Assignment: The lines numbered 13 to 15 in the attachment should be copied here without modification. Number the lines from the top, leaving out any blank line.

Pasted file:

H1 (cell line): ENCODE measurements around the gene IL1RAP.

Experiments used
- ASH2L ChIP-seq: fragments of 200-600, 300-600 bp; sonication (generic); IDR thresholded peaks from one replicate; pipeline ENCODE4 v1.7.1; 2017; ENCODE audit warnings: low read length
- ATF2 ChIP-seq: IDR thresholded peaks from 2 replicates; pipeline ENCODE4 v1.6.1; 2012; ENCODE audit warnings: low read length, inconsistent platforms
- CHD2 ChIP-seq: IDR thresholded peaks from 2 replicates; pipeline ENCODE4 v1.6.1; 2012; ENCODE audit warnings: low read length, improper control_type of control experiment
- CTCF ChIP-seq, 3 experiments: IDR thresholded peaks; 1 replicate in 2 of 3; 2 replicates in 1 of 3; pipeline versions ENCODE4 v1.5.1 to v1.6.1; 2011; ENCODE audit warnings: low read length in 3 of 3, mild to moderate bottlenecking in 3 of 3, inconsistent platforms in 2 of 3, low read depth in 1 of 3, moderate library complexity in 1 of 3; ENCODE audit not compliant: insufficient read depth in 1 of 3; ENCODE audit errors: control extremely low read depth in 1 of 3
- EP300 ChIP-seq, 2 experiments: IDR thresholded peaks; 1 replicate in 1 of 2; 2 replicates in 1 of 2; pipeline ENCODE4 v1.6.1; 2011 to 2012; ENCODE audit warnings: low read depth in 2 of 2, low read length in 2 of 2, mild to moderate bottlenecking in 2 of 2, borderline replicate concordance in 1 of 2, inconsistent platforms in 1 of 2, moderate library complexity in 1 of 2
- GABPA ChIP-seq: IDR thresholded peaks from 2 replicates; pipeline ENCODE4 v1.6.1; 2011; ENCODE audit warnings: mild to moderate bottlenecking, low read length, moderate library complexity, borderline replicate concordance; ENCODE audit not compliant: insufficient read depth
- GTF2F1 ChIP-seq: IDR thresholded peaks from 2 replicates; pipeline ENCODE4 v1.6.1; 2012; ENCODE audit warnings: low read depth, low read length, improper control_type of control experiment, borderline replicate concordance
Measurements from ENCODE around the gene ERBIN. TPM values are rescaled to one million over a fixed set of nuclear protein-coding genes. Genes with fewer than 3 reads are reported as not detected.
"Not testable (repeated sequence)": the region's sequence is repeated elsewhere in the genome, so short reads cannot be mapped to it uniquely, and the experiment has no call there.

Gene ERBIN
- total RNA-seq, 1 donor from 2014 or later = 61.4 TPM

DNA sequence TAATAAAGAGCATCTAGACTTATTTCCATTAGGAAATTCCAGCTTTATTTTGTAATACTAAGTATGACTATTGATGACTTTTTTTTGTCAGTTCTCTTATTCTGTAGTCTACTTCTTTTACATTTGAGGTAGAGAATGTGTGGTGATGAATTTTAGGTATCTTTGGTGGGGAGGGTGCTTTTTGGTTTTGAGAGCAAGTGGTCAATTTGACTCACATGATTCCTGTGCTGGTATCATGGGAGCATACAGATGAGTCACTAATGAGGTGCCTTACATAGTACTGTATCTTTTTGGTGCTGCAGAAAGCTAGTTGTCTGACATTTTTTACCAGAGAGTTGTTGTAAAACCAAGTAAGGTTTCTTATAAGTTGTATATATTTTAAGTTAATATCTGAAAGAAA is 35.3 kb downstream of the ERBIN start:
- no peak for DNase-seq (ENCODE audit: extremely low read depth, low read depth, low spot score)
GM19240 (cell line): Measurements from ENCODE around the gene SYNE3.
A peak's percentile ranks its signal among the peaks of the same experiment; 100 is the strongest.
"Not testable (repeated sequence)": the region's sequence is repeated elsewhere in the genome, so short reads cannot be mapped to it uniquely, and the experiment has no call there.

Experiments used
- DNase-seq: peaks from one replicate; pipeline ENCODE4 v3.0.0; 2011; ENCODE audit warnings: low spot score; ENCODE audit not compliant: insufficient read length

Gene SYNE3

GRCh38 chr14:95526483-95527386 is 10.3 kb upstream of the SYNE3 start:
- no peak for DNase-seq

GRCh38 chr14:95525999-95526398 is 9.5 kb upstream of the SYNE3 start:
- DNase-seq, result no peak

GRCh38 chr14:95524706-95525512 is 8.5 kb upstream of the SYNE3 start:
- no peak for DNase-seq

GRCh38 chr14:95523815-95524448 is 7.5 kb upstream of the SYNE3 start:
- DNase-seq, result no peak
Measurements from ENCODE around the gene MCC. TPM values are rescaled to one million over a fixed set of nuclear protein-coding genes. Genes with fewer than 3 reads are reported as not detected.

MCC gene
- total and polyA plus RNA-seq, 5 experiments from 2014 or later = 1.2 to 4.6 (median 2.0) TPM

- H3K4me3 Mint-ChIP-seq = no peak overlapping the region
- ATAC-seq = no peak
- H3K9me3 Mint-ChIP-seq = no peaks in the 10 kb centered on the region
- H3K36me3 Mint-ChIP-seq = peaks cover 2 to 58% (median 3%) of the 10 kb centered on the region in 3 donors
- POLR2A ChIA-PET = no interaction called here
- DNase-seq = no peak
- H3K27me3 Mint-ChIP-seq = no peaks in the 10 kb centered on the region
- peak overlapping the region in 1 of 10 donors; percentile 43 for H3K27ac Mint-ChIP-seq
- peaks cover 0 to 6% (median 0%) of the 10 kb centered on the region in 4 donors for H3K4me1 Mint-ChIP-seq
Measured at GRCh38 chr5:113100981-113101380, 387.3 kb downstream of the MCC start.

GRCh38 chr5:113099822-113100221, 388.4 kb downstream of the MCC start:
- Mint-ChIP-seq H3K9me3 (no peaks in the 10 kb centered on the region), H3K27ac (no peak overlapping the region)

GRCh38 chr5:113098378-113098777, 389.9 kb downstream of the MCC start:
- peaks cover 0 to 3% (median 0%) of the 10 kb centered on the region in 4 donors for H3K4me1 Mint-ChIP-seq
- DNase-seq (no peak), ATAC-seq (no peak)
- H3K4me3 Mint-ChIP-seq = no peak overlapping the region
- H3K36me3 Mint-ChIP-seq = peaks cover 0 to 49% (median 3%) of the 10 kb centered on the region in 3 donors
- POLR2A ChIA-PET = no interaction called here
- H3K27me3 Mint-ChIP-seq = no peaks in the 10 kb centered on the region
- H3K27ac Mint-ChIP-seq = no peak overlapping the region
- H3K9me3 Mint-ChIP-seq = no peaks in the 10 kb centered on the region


- total RNA-seq, 1 donor from 2014 or later = 61.4 TPM

DNA sequence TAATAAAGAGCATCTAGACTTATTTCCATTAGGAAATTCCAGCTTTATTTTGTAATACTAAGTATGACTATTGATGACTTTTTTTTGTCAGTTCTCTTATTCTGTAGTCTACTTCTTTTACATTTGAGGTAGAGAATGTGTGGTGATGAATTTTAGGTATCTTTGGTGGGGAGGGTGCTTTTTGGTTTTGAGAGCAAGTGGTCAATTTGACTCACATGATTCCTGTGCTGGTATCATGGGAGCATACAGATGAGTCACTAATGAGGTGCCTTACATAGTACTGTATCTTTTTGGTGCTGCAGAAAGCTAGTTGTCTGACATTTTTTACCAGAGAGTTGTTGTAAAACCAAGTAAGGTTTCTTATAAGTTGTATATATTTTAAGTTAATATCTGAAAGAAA is 35.3 kb downstream of the ERBIN start:
- no peak for DNase-seq (ENCODE audit: extremely low read depth, low read depth, low spot score)